The Cayman Islands Ombudsman has found that a local liquor retail group contravened the Data Protection Law (2017) when it failed to take adequate technical and organizational measures to protect against unauthorized processing of employees’, shareholders’ and pension account members’ personal data.
The Ombudsman also found that Jacques Scott Group Ltd. (JSG) failed to incorporate certain mandatory provisions into its agreement with its IT provider, which constitutes a separate violation.
JSG reported the ransomware attack last year after employees discovered they were locked out of a number of the company’s critical network systems. The breach involved the personal data of about 150 people but did not include computer passwords or personal financial data. Jacques Scott was proactive in notifying both the Office of the Ombudsman and the affected individuals of the ransomware attack. In addition, along with its IT services provider, the company did take mitigating action following the breach.
It is believed no customer data was accessed and, importantly, there appears to have been no serious or ongoing consequences for those whose data was compromised in the ransomware attack.
“This situation is a good representation of the serious data protection concerns now facing both private and public sector organizations in Cayman,” said Sandy Hermiston, Cayman Islands Ombudsman. “Mitigation after the fact is simply not enough. All of these entities must proactively take security precautions with their computerized record-keeping systems – the Data Protection Law makes it their responsibility.”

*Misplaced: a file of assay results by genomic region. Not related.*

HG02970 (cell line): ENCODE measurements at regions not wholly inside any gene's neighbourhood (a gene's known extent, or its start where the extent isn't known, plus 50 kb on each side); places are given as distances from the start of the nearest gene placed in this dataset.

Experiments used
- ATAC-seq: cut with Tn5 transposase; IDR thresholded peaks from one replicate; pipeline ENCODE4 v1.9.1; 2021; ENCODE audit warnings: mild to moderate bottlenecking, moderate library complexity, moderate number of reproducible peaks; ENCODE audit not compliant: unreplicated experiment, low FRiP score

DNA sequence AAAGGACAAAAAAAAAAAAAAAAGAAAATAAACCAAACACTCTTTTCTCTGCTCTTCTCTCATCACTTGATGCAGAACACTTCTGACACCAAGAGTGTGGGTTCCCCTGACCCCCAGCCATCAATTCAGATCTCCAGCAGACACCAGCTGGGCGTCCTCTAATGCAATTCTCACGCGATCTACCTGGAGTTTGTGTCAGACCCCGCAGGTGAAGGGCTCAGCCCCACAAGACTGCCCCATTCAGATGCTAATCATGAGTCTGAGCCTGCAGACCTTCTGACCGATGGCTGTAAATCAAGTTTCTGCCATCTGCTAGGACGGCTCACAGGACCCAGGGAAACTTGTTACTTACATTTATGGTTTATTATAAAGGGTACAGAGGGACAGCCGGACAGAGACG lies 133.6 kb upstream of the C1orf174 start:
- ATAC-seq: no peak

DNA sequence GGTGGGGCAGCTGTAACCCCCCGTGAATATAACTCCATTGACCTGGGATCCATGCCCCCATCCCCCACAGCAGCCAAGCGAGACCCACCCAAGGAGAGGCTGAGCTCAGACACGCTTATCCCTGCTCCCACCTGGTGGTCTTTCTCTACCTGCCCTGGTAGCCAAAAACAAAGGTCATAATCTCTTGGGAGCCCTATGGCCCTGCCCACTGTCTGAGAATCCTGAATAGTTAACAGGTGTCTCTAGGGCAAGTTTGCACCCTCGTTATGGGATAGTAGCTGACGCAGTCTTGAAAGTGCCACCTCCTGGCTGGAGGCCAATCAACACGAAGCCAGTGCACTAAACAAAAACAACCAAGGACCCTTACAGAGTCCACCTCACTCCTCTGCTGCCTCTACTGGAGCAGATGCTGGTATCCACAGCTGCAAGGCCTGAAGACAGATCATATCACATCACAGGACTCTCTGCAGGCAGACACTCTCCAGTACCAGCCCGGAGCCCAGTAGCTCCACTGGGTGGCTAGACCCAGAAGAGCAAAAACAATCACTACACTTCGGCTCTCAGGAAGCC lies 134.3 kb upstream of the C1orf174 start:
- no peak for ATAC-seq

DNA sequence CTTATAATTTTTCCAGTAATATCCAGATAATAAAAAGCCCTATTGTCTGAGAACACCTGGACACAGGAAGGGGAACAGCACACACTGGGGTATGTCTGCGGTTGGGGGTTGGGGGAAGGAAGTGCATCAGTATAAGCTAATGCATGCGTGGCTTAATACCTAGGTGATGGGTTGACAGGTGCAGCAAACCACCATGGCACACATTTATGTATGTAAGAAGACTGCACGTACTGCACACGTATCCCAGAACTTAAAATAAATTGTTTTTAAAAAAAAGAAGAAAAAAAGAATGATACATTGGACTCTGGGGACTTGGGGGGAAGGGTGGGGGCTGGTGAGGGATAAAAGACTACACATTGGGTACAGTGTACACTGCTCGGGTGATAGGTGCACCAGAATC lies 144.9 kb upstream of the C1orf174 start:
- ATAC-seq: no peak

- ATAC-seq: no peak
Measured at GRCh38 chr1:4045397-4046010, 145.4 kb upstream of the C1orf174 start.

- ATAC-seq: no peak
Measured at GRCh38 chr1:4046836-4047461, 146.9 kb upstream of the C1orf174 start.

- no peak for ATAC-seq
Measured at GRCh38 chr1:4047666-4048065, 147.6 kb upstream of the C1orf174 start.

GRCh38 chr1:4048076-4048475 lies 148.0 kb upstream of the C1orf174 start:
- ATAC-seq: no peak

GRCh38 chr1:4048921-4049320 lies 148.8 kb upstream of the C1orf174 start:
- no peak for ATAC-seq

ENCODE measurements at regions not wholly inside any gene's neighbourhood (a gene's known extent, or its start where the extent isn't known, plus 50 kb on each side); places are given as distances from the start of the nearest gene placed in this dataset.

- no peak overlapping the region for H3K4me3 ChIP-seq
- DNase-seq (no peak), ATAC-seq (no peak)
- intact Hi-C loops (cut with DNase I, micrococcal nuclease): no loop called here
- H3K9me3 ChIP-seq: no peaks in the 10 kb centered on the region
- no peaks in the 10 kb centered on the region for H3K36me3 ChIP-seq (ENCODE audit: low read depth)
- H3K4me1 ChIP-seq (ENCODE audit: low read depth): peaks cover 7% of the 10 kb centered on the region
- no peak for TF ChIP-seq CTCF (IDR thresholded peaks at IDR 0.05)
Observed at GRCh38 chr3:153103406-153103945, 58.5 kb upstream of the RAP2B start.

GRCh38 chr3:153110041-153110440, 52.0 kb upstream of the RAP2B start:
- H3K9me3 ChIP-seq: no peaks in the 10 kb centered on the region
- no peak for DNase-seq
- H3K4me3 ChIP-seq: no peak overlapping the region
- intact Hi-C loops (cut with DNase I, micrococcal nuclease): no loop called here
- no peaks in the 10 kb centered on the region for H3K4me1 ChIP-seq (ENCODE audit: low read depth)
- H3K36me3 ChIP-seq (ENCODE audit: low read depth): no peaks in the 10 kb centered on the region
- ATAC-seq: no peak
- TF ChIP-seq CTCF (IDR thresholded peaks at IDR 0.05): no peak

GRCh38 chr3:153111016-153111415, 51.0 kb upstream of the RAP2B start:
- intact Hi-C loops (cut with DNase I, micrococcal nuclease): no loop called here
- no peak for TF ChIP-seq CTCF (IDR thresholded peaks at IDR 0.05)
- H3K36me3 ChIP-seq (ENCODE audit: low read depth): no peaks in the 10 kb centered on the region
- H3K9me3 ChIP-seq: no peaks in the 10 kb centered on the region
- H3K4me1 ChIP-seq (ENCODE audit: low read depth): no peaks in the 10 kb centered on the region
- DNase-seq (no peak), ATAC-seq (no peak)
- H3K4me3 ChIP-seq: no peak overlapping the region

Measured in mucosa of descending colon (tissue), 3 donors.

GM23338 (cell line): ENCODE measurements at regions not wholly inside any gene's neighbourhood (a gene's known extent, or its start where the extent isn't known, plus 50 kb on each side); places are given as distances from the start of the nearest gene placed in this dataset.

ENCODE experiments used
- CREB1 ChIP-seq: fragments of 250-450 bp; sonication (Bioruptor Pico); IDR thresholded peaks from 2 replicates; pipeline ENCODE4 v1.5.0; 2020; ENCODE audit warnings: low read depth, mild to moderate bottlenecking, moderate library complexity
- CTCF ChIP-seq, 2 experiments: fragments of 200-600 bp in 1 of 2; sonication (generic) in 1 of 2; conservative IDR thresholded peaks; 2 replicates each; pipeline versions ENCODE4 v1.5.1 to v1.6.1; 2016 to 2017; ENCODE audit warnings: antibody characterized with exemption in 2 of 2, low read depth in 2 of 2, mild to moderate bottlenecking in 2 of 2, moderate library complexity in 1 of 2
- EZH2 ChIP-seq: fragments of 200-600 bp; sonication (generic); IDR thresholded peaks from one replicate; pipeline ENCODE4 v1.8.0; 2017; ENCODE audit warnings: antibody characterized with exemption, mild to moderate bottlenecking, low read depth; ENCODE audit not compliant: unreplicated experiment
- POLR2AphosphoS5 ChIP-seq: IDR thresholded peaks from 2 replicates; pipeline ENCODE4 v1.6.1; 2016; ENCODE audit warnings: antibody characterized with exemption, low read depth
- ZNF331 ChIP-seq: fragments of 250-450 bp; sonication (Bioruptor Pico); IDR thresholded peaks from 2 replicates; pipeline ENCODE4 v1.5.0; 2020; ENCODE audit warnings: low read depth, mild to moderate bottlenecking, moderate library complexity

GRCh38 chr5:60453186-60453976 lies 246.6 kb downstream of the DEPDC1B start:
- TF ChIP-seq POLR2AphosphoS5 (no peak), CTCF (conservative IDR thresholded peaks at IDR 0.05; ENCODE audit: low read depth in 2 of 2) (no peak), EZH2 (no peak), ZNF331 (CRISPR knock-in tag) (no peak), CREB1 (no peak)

JSG separately sought and received recommendations on IT security from Deloitte and the Ombudsman supported these recommendations, urging their implementation. In addition, the Ombudsman recommended future steps to prevent ransomware attacks including:
• Providing training to employees on cybersecurity prevention and response, in line with any information security policies and procedures the company may develop
• Enabling logs on all critical network devices to ensure information is kept in the event of future cyberattacks and also ensuring multiple backups of information are maintained with that at least one backup kept off-site
• Implementing periodic vulnerability assessments to identify IT security weaknesses
As with all enforcement orders made under the Data Protection Law, the entity against which the order is made has 45 days to seek judicial review of the Ombudsman’s decision. The link to the executive summary of the order can be found here: https://ombudsman.ky/images/pdf/DP_Enforcement_Order_201900212_-_Exec_Summary.pdf
Anyone with questions about Cayman’s Data Protection Law, which took effect on 30 September 2019, should go to our website www.ombudsman.ky for further information. Data protection complaints and/or notifications can be made to the Ombudsman’s office at 946-6283 or via email at email@example.com.
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